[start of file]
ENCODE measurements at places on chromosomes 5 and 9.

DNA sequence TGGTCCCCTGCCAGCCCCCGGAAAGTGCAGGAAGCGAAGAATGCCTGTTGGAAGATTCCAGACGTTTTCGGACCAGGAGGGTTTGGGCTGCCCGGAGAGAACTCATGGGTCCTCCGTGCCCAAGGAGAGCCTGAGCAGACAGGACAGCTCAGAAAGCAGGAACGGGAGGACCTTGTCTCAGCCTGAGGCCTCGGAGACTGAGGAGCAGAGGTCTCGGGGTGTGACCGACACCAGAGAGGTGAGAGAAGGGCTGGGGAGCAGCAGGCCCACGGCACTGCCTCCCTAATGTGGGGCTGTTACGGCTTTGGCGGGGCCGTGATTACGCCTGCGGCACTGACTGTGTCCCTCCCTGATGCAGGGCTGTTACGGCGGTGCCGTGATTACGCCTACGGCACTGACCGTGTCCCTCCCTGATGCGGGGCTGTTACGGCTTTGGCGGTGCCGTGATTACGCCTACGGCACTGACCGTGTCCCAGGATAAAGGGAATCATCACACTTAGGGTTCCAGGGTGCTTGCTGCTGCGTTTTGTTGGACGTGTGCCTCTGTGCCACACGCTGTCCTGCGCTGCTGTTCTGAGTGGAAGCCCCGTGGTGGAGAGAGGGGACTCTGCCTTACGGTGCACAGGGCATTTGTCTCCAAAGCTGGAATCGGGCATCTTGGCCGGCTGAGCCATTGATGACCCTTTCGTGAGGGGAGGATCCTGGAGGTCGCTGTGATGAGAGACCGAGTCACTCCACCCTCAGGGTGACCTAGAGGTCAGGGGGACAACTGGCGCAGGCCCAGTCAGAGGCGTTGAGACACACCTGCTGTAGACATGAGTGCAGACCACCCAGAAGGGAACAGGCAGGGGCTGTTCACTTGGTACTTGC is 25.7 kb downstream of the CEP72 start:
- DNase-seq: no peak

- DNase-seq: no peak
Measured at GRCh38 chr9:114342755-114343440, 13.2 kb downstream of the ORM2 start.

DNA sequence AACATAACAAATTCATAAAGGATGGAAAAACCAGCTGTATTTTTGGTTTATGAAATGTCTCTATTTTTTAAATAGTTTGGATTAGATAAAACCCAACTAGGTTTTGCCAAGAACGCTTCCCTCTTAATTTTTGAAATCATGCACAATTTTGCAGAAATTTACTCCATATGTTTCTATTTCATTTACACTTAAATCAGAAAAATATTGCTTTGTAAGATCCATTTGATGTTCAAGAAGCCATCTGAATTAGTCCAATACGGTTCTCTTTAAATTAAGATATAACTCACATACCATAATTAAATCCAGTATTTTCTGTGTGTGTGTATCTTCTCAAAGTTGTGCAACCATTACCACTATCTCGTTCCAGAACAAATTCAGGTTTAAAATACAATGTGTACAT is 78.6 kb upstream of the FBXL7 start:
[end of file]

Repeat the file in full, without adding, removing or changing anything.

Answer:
ENCODE measurements at places on chromosomes 5 and 9.

DNA sequence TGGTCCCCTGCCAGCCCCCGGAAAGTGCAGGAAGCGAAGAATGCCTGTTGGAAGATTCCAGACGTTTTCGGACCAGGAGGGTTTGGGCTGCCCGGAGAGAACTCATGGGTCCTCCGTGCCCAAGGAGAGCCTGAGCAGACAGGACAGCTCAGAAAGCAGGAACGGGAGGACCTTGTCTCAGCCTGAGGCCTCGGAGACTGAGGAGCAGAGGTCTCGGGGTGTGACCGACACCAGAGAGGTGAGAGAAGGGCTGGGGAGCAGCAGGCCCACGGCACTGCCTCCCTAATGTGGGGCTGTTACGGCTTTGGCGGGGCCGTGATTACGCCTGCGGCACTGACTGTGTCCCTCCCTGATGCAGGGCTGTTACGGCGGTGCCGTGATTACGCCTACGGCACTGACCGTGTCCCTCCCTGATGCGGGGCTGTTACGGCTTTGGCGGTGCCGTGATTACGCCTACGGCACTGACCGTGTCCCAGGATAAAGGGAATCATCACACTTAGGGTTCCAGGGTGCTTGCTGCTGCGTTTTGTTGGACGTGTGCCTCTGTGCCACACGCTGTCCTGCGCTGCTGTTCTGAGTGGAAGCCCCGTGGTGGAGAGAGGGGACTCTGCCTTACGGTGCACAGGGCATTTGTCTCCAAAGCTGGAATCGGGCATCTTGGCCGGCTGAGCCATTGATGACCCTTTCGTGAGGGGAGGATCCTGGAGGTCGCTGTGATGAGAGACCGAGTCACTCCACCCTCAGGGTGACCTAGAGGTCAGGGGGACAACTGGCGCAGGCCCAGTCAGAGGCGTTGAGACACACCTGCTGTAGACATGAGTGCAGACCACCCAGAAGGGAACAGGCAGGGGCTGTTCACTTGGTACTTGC is 25.7 kb downstream of the CEP72 start:
- DNase-seq: no peak

- DNase-seq: no peak
Measured at GRCh38 chr9:114342755-114343440, 13.2 kb downstream of the ORM2 start.

DNA sequence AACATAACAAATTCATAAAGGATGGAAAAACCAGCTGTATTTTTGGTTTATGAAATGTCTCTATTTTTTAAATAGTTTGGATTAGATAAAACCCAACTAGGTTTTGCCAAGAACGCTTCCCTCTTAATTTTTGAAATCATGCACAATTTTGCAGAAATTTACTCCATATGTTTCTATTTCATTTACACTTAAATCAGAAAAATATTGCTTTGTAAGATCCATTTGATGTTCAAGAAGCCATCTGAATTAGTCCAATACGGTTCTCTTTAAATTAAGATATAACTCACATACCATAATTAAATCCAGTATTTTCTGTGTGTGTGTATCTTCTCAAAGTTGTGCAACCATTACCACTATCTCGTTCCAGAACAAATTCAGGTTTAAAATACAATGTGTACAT is 78.6 kb upstream of the FBXL7 start: